With the ability to choose an alternative payments service, these businesses and developers will also have more control over how they leverage payments within their ecosystem. They can make payment decisions based on customer preference, acceptance rates, costs, settlement times and other metrics, free from the requirements and limitations currently imposed by gatekeepers.
Which companies are within the DMA's scope?
The DMA's rules target the biggest, most dominant and entrenched digital companies offering core platform services in the EU market. They will apply to ten specific core platform services, where these are offered by companies meeting "gatekeeper" criteria.
The ten core platforms that are within the scope of the DMA framework are:
- Online intermediation services (e.g. online marketplaces, app stores)
- Online search engines
- Online social networking services
- Video-sharing platform services
- Messenger services ("Number-independent interpersonal communication services")
- Operating systems
- Web browsers
- Virtual assistants
- Cloud computing services
- Online advertising services
Companies will be designated as gatekeepers if they meet the following criteria:
- They have a significant impact on the internal market, which means (a) either an annual turnover of at least €7.5 billion within the EU in each of the past three financial years or (b) an average market capitalization or its equivalent fair market value of at least €75 billion in the last financial year;
- They provide a core platform service that is an important gateway for business users to reach end users, which means at least 45 million monthly end users in the last three financial years located in the EU and at least 10,000 yearly active business users established in the EU.
Even if a digital company meets the gatekeeper criteria, it won't be subject to DMA rules if the core platform service they provide isn't one of the ten outlined above.
What obligations does the DMA introduce?
The specific aim of the Digital Markets Act is to provide the framework for contestable and fair markets in the digital sector. To this end, it sets out specific obligations—essentially a list of do's and don'ts—that designated gatekeepers must abide by.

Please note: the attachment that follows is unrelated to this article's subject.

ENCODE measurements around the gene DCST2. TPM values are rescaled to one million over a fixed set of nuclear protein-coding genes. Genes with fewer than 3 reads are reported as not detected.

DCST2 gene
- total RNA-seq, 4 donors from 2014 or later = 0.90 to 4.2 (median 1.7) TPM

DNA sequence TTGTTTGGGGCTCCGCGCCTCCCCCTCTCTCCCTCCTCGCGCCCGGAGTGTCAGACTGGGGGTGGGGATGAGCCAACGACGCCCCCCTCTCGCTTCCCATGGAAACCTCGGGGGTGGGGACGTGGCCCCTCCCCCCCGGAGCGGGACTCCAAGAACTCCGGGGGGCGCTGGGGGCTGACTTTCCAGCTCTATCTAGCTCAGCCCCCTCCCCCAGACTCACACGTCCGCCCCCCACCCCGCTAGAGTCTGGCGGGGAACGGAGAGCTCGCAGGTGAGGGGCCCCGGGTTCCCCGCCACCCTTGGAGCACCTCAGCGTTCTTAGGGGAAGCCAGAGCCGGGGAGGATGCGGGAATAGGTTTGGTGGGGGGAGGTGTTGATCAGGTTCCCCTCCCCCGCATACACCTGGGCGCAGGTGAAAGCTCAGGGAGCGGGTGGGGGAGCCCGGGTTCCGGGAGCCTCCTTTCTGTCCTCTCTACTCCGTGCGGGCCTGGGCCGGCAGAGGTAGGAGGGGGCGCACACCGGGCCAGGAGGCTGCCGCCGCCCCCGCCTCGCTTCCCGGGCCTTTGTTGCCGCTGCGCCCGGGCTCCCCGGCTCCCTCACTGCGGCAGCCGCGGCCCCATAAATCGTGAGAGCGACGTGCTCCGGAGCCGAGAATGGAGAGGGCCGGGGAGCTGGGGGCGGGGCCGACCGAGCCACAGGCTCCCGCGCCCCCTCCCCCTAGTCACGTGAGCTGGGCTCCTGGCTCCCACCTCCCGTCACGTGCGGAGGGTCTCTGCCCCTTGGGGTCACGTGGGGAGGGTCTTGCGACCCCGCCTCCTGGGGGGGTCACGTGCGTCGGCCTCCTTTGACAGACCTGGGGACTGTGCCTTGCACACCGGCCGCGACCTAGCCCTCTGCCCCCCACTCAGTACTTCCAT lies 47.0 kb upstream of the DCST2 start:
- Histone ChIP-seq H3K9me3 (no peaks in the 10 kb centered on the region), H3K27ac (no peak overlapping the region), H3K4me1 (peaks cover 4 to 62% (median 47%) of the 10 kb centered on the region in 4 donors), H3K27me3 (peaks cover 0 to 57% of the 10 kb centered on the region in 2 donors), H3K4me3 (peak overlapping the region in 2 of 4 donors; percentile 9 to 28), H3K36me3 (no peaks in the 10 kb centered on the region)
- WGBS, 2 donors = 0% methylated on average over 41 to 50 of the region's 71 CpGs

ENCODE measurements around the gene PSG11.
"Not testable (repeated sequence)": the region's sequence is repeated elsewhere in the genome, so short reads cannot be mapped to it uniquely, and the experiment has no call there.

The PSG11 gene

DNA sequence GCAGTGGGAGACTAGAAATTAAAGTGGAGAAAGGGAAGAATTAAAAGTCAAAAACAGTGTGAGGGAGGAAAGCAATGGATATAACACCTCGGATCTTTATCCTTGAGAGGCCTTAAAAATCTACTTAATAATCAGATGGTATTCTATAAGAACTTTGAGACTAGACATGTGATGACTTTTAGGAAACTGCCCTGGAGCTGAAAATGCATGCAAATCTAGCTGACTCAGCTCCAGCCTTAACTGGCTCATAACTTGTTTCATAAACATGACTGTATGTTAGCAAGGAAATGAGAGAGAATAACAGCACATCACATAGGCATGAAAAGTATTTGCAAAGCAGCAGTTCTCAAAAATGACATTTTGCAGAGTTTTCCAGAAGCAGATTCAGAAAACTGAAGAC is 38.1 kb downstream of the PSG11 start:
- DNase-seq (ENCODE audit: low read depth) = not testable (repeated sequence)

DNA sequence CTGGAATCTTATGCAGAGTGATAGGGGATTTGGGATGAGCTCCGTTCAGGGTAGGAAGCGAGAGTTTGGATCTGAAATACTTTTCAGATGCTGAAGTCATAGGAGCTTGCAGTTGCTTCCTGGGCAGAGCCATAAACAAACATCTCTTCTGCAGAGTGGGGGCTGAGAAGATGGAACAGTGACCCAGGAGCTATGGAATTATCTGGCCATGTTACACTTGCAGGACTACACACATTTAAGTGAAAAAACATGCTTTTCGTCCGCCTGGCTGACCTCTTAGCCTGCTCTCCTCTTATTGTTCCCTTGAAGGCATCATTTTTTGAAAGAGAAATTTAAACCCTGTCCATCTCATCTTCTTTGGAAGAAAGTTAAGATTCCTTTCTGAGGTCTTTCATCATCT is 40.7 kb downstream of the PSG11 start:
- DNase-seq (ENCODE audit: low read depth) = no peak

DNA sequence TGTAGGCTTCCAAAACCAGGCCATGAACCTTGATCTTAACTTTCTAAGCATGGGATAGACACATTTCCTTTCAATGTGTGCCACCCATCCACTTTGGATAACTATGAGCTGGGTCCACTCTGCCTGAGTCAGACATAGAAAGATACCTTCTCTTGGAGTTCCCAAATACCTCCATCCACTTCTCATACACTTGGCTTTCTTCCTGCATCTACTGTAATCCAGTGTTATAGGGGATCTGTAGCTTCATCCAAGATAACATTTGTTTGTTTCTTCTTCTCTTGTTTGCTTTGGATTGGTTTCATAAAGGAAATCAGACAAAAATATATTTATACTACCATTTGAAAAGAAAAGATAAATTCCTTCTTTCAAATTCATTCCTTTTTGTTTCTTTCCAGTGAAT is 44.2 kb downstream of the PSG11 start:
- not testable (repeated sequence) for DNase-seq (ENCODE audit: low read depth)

Designated gatekeepers must:
- Ensure unsubscribing from core platform services is just as easy as subscribing
- Ensure the basic functionalities of their instant messaging services are interoperable with other messaging apps
- Give business users access to their marketing or advertising performance data on the platform
- Inform the European Commission of their acquisitions and mergers
Designated gatekeepers must not:
- Rank their products or services higher than those of others through self-preferencing
- Pre-install certain apps or software, or make it difficult to uninstall them
- Require the installation of important software like web browsers by default when operating systems are installed
- Prevent developers from using third-party payment platforms for app sales
- Reuse private data collected during a service for the purposes of another service
How can businesses prepare for the Digital Markets Act and its implications for their payment services?
Although March 2024 may seem like a long way off, businesses selling through gatekeepers' platforms should start preparing now. Building a payments strategy is multifaceted, and it will take time to consider all the options and implications. Starting now gives you time to do this properly and gain a competitive edge over those that delay forming their plans.
The first task should be finding a payments partner to guide you to the right opportunities for your business. Ideally, the partner should be able to provide proactive consultancy and a payments platform that can turn ideas into action.